Thanks to Coco for the news on page 5 of "This Running Town", inside the New York Runner
magazine, on Doug Olney. As she reports, “Seeing his name and everything, I almost spit out my coffee!”

Doug Olney actually celebrated turning 51 Wednesday May 19th by running the Brooklyn Half on Saturday and then biking a metric century the very next day, Sunday. His Brooklyn Half time (1:50:25) was off because he says he didn't run much in April and early May due to IT, knee and hamstring problems. He says he decided to run, all injuries considered, because he wanted to wear the shirt, and finish intact - that was the important thing for Doug..

The next day, Sunday, he biked the Bloomin' Metric 100 km, (actually 64 miles) , in Fairfield County, Connecticut. It took him about 4 1/2 hours including the rest stops, which Doug says for him is pretty good because the 30 miles in the middle section of the ride had a lot of rolling hills. “Whatta way to celebrate” and not even entering a new age category! Happy birthday Doug! I couldn’t tell if Bobby Fisher had brought the birthday cake and was trying to catch up to Doug but he was there too and rode the full distance. Bobby had kicked off the month with a 65 mile metric century ride at the Five Boro Bike Club’s Montauk Century ride .

A BIG congratulations from Coach Tony to ALL our PPTC'ers who ran the Brooklyn Half with a very special congrats to our Woman's Team for placing third, Congrats to PPTC men as well who also did exceptionally well! Congrats to Matthew Frey who was again the top PPTC finisher.PPTC had 10 runners finish among the top 10 in their age groups, including a first place finish by PPTC’s 76 year old Rosa Nales. Frank DeLeo just missed being in the top 10 grouping --he got an 11th—but still a great run! And THANK YOU to all of the PPTC members who lined the course and cheered PPTC on. It’s always awesome to hear "Go PPTC" while running through our lovely park and the streets of Brooklyn.

Ok, Ok, so who’re the PPTC members who became grandfolk early Sunday morning May 23rd.Better to have them tell the world themselves. Mazel Tov!

The Prospect Park Track Club is glad to announce the umpteenth annual Al Goldstein Summer Speed 5k Series. This series of 5 races goes off every other Wednesday. If you missed the kickoff on May 26th then try your best to catch it June 23rd’ , July 7th and 21, and August 4th and 18.The number of athletes on May 26th was a great sign of the times to come with 67 runners turning out, even on the hottest evening in a while. Special thanks to Clair Doherty who somehow managed to bring a bevy of the lovely ladies teaching at PS 295 in Park Slope, Mike Ring mentions having had some great help so our thanks to Tom, Anne, Ami, Kate, Juan, Veronica, our MC Al Goldstein,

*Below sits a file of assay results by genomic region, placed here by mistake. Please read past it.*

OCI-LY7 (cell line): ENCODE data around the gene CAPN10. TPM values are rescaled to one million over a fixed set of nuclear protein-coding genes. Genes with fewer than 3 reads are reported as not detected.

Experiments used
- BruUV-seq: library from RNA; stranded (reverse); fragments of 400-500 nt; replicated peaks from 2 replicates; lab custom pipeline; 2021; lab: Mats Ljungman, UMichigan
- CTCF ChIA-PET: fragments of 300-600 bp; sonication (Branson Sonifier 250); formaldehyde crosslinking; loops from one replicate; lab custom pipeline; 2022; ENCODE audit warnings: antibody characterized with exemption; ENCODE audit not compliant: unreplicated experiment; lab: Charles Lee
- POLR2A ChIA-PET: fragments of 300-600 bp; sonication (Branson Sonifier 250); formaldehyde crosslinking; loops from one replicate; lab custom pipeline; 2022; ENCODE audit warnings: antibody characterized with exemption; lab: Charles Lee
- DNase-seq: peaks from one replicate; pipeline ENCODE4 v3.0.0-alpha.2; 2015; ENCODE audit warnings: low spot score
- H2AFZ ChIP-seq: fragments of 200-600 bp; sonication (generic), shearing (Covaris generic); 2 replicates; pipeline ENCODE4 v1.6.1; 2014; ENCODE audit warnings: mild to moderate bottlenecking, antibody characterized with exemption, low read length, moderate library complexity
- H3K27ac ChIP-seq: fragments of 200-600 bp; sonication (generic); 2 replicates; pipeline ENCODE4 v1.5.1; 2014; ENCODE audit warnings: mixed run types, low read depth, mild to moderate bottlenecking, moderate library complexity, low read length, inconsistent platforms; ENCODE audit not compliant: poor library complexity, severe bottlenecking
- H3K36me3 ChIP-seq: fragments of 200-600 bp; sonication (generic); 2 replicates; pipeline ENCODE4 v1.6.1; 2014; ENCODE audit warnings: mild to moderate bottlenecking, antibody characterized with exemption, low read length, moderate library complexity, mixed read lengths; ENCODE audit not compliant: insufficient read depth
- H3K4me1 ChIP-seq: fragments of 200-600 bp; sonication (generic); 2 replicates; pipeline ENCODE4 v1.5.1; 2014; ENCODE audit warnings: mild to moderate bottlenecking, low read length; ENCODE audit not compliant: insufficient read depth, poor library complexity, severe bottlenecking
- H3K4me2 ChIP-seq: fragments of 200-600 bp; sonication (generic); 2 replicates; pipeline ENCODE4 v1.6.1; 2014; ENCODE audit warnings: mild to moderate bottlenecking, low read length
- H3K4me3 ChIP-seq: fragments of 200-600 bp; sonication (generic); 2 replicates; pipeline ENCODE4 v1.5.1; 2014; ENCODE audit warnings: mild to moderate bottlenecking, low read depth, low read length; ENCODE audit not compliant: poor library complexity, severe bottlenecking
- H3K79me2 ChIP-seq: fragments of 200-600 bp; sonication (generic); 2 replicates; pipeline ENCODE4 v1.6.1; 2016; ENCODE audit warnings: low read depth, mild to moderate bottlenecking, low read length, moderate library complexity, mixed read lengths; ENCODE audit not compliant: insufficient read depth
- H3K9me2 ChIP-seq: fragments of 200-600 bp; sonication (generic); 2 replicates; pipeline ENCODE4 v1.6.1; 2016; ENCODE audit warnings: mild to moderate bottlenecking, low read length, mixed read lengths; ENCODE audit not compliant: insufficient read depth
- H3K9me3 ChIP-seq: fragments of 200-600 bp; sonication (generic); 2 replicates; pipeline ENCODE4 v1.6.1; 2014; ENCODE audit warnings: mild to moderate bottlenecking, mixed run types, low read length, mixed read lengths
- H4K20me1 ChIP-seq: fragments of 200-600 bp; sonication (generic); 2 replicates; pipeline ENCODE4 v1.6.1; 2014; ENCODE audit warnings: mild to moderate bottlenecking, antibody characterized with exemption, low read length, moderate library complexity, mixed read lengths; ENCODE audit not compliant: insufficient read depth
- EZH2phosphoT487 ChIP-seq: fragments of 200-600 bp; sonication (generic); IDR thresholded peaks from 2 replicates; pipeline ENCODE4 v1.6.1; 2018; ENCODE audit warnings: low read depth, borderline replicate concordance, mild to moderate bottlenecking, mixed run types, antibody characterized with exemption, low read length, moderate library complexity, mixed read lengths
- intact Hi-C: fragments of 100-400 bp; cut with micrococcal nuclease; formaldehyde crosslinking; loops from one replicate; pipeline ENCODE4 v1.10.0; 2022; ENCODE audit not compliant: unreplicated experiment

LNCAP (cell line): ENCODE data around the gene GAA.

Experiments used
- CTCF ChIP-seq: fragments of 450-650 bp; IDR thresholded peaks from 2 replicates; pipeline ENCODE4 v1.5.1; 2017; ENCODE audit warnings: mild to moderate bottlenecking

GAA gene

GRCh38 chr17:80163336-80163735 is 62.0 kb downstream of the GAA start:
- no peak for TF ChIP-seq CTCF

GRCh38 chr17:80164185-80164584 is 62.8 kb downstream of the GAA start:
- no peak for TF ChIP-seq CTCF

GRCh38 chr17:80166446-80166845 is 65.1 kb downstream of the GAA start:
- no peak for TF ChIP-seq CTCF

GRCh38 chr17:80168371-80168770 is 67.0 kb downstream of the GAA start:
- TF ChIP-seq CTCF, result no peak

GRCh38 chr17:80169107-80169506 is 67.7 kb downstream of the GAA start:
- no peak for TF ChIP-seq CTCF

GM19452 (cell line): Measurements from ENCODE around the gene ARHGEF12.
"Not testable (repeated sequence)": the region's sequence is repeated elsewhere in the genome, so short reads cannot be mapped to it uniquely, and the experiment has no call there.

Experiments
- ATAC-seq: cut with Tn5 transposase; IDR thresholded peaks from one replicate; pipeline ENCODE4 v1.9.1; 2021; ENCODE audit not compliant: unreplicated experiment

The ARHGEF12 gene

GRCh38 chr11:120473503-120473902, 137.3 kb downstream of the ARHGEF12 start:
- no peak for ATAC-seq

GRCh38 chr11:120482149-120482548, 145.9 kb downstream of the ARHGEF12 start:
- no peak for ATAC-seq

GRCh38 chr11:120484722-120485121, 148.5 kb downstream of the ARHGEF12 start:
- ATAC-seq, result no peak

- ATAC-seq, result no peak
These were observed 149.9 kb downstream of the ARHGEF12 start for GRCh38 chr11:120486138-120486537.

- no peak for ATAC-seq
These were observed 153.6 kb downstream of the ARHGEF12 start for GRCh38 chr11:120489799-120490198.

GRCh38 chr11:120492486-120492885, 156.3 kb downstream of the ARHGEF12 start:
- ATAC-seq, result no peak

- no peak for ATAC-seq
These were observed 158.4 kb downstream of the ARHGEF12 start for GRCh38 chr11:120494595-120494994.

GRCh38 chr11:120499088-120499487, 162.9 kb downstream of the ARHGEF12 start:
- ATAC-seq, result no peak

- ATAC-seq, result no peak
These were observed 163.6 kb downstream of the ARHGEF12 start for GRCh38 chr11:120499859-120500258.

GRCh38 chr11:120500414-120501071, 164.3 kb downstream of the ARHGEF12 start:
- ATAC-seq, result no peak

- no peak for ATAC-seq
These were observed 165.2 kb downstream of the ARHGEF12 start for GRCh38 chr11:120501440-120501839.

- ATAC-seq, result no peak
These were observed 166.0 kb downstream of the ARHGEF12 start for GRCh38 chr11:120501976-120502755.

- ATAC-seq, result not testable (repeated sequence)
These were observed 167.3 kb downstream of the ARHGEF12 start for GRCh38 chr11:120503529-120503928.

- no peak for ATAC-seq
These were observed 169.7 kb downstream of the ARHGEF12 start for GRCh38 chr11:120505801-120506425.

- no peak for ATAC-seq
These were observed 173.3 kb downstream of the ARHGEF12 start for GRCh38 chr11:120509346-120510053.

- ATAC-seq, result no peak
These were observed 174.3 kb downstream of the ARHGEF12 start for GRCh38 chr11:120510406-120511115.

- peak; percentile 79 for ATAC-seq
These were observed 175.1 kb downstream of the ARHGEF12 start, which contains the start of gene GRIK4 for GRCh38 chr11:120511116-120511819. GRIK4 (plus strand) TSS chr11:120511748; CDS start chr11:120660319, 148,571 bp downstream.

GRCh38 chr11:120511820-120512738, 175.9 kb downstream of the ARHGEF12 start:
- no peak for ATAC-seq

Yoshie, and Kate.Each race starts and finishes near the Oriental Pavilion in Prospect Park at 7pm. You can enter the park at Lincoln Rd. near the Prospect Park stop on the B/Q and the Franklyn Ave Shuttle. You can also park in the ice skating rink parking lot or perhaps if its more more convenient outside the park in that area. Take your bike and lock it to the iron fence which surrounds the pavillion with supervised bag check as well. The 5K course is a little less than one full loop of the park (the entire loop is 3.35 ) and is marked every ¼ mile. The race fee is $5 and there is no preregistration. Students in high school and younger run 2 for the price of 1. There are no "t-shirts" or other race giveaways but PPTC does go at least 3 deep in all the standard age and gender categories so the chances are good for going home with some hardware. PPTC would like to thank JackRabbit Sports, 7th Avenue between Garfield Place and Carroll Street, for their continued support.

Mucho thanks to Geoff Vincent who’s been busy with the PPTC Race Calendar beefing up the triathlon, duathlon, and multi sport event listings ,even including some "splash and dash" with no bikes allowed listings.

Let’s hope that Jack Stetch former PPTC president from back in the day heals well from his knee injuries. Jack mentions that his next marathon will be the 150th he’s run!!!!!

Sorry to learn that Gary Wang showed up to the Fort Hamilton Army Base at 6PM May 25th for the 5K race and was turned away by the uniformed guard because he had no picture ID and so wouldn’t be allowed on the US ARMY BASE . If you’re thinking about one of these every other Tuesday nite 5k’s, make sure you check out what you need to get allowed in to the base to do the race. Gary made the best of a bad situation and got back to Coach Tony’s workout in the park and then the following night came in third overall in the first 5k of the Summer Speed Series. A man on the move!

PPTC’s volunteer extraordinaire Juan Rivera mentioned his ups and downs at the Big Sur Marathon and how God willing, he was planning to run two marathons in the same month in Europe this fall. Four a year on his agenda, go get ‘em Juan!